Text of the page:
I recently learned a very strange way of multiplying polynomials.

The straightforward way of multiplying two polynomials of degree n takes O(n^2) time: multiply each term from one polynomial with each term from the other.

There is a clever algebraic optimization that has running time O(n^lg3). Explanations of that algorithm can be found here, here, and here.

Surprisingly, there is a much faster O(n log n) algorithm. Even more surprisingly, the algorithm solves the problem via a completely different mathematical domain by using the Discrete Fourier Transform (DFT). The algorithm works as follows: take the DFT of the input polynomials, point-wise multiply them together, then take the inverse DFT to get the result. Plain DFT is not fast enough, taking O(n^2) time, but the Fast Fourier Transform (FFT) can be used instead and it takes only time O(n log n). Point-wise multiplication takes time O(n), so the total running time is O(n log n)!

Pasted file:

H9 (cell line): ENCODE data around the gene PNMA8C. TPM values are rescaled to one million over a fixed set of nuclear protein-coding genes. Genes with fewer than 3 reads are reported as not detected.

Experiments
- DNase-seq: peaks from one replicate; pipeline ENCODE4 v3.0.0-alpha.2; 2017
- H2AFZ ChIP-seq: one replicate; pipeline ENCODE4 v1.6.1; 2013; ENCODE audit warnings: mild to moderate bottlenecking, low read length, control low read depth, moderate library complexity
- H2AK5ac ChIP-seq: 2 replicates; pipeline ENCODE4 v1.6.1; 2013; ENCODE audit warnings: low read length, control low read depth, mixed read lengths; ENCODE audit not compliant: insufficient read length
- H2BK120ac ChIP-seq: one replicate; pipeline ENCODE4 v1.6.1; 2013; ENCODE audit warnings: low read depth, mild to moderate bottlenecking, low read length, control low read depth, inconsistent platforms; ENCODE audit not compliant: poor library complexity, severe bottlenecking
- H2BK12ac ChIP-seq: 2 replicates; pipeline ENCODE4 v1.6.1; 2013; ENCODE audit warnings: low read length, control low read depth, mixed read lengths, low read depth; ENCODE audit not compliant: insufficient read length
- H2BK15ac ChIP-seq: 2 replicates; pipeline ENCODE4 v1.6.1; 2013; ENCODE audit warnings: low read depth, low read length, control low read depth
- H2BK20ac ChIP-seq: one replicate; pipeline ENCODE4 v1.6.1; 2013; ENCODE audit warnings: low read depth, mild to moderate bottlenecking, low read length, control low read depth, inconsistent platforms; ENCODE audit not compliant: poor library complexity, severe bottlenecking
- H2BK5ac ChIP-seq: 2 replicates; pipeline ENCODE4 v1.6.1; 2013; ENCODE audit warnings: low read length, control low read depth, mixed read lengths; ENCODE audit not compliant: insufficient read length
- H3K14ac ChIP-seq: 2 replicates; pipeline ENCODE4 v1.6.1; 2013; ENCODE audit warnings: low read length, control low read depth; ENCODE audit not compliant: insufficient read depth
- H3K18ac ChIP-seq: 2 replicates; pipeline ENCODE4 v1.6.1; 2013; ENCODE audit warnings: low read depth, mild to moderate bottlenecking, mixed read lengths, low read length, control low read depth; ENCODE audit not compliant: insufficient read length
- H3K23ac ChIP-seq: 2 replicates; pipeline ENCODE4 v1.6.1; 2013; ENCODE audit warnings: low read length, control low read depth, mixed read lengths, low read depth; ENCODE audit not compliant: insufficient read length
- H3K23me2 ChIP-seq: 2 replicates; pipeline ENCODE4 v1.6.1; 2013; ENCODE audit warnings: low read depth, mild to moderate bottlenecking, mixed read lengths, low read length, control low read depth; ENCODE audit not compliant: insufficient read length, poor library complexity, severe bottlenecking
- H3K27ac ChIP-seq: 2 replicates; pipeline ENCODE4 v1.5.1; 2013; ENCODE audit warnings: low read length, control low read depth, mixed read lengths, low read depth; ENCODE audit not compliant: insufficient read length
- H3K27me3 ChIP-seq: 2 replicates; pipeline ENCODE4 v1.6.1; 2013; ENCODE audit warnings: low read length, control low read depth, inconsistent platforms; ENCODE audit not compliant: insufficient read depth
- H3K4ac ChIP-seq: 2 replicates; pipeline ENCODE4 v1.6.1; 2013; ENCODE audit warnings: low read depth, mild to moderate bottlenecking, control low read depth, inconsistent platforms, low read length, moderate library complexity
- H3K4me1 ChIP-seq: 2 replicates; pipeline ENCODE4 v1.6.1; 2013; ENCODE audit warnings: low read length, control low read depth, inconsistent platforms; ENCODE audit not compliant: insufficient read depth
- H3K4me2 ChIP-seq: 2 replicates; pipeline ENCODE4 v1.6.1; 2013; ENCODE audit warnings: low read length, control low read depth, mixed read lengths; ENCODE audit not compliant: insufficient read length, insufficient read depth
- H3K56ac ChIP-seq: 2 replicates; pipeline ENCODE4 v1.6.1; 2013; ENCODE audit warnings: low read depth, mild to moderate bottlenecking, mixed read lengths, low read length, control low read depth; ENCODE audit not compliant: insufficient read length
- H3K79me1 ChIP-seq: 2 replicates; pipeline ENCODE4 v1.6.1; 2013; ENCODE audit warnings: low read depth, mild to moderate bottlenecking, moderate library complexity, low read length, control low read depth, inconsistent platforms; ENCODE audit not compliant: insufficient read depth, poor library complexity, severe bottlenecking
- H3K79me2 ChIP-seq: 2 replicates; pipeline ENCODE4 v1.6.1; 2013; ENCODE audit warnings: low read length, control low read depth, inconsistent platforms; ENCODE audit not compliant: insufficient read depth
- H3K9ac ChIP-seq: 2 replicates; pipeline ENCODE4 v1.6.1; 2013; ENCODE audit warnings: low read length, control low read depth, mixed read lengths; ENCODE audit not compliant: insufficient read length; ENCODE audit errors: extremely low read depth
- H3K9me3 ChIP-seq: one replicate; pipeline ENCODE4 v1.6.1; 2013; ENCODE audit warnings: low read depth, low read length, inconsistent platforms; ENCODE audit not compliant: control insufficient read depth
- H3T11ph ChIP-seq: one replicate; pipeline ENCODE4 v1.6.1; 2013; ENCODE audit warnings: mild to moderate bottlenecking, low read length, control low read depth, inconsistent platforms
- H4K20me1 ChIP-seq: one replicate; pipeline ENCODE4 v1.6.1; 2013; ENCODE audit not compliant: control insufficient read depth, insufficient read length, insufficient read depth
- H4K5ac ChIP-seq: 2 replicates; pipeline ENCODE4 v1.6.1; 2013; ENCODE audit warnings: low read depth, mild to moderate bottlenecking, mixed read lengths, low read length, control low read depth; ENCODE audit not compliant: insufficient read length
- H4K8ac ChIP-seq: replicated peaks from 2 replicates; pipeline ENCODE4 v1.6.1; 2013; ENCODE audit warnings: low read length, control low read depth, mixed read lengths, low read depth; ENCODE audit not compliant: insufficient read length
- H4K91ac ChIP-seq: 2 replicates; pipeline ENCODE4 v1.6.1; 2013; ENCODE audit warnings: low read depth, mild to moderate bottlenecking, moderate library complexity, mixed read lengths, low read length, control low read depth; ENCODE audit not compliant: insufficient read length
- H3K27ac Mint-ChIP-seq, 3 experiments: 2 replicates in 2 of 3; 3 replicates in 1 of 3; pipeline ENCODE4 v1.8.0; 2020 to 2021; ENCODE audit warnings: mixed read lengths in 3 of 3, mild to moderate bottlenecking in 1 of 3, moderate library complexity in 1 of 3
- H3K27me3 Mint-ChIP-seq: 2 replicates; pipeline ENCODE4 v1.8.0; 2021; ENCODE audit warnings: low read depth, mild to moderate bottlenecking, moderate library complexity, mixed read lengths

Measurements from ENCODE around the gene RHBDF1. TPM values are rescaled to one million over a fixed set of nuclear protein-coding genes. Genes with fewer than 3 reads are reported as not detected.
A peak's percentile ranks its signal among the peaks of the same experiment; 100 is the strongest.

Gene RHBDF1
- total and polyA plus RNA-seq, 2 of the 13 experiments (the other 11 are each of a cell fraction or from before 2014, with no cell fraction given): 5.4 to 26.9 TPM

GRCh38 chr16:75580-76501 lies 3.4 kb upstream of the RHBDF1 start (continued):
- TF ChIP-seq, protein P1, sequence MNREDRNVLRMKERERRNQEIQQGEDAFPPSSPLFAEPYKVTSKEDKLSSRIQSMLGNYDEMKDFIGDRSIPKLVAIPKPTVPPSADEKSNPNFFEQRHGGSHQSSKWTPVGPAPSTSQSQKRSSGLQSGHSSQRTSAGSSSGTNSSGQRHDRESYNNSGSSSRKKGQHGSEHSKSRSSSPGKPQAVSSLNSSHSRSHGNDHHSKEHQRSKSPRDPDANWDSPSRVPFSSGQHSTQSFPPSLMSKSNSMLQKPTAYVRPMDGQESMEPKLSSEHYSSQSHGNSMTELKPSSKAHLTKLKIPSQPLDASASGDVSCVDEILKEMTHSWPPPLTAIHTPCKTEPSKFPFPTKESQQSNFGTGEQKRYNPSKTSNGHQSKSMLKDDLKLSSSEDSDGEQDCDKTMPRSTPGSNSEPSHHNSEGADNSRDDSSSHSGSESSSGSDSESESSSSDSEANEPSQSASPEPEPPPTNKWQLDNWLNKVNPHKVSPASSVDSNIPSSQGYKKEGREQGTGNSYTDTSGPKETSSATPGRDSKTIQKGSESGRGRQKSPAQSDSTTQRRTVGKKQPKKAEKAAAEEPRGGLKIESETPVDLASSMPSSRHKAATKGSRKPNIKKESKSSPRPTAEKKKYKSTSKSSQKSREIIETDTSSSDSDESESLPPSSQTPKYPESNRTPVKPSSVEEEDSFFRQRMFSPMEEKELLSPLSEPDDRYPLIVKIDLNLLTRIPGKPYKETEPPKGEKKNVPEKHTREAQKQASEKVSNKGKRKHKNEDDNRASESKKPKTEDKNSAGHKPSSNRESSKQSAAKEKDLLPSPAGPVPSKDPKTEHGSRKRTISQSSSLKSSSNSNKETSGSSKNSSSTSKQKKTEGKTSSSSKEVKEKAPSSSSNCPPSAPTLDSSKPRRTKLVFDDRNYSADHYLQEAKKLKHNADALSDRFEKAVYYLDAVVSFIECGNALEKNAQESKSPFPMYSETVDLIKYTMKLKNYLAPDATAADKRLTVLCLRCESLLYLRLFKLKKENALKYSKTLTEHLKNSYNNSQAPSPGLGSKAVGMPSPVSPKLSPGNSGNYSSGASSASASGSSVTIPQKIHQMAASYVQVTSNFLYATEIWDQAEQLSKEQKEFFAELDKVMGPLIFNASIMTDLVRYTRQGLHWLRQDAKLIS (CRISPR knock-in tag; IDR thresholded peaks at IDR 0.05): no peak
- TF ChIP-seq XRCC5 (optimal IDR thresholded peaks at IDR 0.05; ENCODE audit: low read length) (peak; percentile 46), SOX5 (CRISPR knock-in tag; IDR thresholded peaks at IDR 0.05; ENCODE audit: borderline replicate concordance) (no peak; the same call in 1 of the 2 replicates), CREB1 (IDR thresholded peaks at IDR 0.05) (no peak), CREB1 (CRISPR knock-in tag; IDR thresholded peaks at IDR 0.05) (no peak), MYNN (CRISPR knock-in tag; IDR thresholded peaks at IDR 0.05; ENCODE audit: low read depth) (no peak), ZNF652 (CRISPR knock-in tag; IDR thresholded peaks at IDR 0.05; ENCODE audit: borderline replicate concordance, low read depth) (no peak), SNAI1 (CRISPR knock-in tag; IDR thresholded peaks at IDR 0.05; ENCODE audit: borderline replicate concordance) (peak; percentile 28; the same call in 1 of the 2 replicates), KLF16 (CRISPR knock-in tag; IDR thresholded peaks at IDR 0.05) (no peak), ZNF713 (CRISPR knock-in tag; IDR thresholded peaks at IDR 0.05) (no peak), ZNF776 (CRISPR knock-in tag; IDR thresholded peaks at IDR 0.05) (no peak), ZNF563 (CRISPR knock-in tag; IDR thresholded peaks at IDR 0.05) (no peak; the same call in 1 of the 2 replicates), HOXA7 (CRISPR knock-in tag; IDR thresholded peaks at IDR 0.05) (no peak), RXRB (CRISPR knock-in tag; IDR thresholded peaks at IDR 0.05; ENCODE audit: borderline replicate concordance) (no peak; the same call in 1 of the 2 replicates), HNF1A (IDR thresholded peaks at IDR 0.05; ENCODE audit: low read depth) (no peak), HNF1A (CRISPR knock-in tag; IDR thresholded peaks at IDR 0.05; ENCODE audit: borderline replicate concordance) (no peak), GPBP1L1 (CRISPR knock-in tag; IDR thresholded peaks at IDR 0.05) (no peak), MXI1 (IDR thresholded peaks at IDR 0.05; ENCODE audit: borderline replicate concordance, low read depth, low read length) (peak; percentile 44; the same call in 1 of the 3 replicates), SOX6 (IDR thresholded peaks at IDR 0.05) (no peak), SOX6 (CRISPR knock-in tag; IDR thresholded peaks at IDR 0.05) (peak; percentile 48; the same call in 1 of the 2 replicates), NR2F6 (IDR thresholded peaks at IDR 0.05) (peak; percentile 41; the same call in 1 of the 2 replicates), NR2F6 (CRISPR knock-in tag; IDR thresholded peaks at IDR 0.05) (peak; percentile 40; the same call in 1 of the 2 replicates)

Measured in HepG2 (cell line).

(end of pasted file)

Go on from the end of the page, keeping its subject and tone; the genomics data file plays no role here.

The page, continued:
Book cover: Introduction to Algorithms, Second Edition.

A detailed explanation of the FFT-based algorithm can be found in Introduction to Algoithms, Second Edition, by Cormen, Leiserson, Rivest, and Stein (Chapter 30). The best and most complete description I’ve read is the one from the book, but there are a few resources online: like these lecture notes which summarize/copy material from the book.

Fourier Transforms are normally used for digital signal processing applications (image, audio processing). The Fourier Transform breaks up a signal into its individual frequencies. Polynomial multiplication, on the other hand, is a form of combinatorial problem. Learning that we can use FFT to multiply polynomials makes me wonder if FFT can be used to speed up other problems in combinatorics.